MAYVILLE – The Sherman man who pleaded guilty to accidentally shooting and killing his neighbor in 2017 has been sentenced to 1 to 3 years in prison.
On Monday Chautauqua County Judge David Foley announced the sentence for Thomas Jadlowski, who shot 43-year-old Rosemary Billquist while he was hunting and after mistaking her for a dear during the early evening of Nov. 22. Billquist had been in a field next to her home walking her dogs when the incident occurred.
The sentence came after Jadlowski pleaded guilty in October of last year to criminally negligent homicide and hunting after sunset. It also came after District Attorney Patrick Swanson met with the victim’s husband, Jamie Billquist, who told the DA he wanted Jadlowski to be held accountable and also to apologize for his actions.
Jadlowski did provide a written apology but was unable to read it aloud prior to being sentenced. Instead his attorney read it on behalf of his client.
“I would like to say that not a single day does not go by that I do not think about what I have done. I would like to send my love and prayers to Rosemary’s family,” The statement read. “From Day One, I’ve been advised by law enforcement and my attorney not to have any contact with the victim’s family. I would like to apologize for that. I should have reached out sooner. Today I would like to say that I am sorry from the bottom of my heart. I know that sorry will not fix what I have done. I just hope that someday you all can forgive me for what I have done.”
Judge Foley said he recognized the nature of what Jadlowski had done and took that into account. He said he knew that the shooting was not intentional.
The length of the sentence will be decided by the state parole board. Swanson said Jadlowski has been credited with more than three months of time served since he pleaded guilty on Oct. 4.
In a media release sent out by the DA’s office, Jamie Billquist said, “This has never been about vengeance. That is not what Rosie would have wanted. From the beginning I wanted the defendant to take responsibility and be held accountable. I want the next hunter who thinks about shooting after hours to think, ‘There was this guy that went to prison. I should just go home.'”
Swanson added, “I offer my heartfelt condolences to the family and friends of Rosemary Billquist. This senseless tragedy no doubt has changed many lives. My hope is that this brings some closure to Jamie and Rosemary’s loved ones.”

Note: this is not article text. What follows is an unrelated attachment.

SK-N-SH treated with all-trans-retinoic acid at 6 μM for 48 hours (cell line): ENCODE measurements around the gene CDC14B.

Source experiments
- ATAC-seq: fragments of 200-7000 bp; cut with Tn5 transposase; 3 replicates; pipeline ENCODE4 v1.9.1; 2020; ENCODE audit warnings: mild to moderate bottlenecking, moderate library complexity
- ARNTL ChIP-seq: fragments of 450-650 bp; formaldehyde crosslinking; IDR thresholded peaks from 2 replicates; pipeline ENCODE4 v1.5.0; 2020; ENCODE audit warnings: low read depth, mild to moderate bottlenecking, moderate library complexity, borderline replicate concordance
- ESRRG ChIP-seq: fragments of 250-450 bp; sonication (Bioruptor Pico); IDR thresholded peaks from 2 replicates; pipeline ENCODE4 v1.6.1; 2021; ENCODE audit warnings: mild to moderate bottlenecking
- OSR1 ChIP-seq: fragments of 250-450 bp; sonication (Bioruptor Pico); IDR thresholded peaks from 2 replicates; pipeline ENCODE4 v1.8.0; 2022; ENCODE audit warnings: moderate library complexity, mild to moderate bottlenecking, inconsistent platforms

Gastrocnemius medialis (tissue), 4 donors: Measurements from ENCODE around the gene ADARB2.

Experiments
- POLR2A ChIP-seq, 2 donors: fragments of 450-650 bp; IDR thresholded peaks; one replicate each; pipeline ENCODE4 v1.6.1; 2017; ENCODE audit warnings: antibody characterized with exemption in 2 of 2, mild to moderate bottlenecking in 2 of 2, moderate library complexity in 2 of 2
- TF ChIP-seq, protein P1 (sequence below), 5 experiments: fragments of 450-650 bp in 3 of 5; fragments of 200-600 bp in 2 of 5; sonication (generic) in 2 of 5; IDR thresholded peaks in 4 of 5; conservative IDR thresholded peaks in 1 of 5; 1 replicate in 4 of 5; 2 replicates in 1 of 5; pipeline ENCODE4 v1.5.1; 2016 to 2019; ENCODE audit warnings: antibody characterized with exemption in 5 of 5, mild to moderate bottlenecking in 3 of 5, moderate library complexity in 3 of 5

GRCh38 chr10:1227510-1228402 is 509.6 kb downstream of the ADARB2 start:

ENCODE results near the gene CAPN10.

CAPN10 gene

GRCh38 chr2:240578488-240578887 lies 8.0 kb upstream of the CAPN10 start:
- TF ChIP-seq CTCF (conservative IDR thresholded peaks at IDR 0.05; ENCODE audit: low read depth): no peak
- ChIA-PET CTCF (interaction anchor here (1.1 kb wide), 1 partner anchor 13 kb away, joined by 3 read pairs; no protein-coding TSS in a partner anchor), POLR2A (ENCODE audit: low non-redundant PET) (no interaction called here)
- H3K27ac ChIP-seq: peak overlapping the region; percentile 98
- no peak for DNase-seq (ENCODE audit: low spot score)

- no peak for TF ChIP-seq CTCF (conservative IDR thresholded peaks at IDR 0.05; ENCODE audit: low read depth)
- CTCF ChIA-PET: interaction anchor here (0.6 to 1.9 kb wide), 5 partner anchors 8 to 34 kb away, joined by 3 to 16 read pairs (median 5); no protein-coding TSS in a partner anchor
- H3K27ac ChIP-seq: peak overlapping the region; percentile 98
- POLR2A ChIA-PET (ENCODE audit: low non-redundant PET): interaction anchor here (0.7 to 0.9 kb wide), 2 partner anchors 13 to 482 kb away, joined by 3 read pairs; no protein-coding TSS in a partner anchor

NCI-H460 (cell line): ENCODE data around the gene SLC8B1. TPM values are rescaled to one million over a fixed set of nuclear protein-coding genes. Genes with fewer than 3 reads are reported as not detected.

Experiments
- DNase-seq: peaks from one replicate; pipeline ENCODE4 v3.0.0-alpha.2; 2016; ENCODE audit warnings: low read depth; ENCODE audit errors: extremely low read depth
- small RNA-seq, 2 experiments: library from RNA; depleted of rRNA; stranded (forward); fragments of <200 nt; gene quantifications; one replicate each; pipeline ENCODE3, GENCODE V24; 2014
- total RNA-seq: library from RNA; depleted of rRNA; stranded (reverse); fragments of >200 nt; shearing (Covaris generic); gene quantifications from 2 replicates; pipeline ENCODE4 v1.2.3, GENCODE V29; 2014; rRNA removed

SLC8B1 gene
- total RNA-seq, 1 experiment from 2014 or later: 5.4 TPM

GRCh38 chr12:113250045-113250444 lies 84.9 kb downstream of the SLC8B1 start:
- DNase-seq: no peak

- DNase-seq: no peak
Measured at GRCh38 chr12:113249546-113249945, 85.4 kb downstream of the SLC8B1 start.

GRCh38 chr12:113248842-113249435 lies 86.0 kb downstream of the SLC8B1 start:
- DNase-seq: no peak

Swanson said he also consulted with Billquist prior to Monday’s sentencing.
“Jamie and I have spoken regularly regarding a disposition acceptable to both him and his family. We always have been comfortable with a 1-3 year sentence so long as Mr. Jadlowski accepted responsibility. This was not an intentional homicide. It evinced horrible, criminal judgement, but it was not an intentional taking of a life. Acceptance of responsibility for his criminal mistakes is an important
part of this process. While it won’t bring back Rosie, it brought closure in this case and peace
for her family.”
Swanson also said he hopes the incident will remind others to always practice safety first when out hunting.
“This tragedy serves as a reminder that hunting with guns carries an expansive set
of responsibilities, most, if not all, of which are designed to protect people,” Swanson said. “Simple rules were not followed by Mr. Jadlowski and because of his actions two families and entire communities
have suffered. The ripple effect of Rosemary’s death are widespread and will last a long time. My hope is that this incident serves as an example to the hunting community of what can happen when basic hunting rules are not followed. Guns can, and will cause harm when used without caution and care. These tragedies are preventable. It is my sincerest hope that Mr. Jadlowski, after being released from prison makes an effort to influence future hunters with his story.”
Also in response to the sentencing, the New York State Department of Environmental Conservation Commissioner Basil Seggos also released a statement.
Seggos said reminded residents that every hunting accident in New York is preventable when people follow basic hunting safety rules, adding that he hopes Billquist tragedy serves as a reminder to hunters across the state to always be sure of their targets and beyond.
Now that the criminal case is over, DEC is also taking action to revoke Jadlowski’s sporting license.
Brian J Berg says
did’nt he use a handgun and it was not even deer hunting season? Sentence seems pretty light?
The Handgun he used was allowed by state law and it was during hunting season. However, he was still hunting after sundown, which was included as part of his conviction.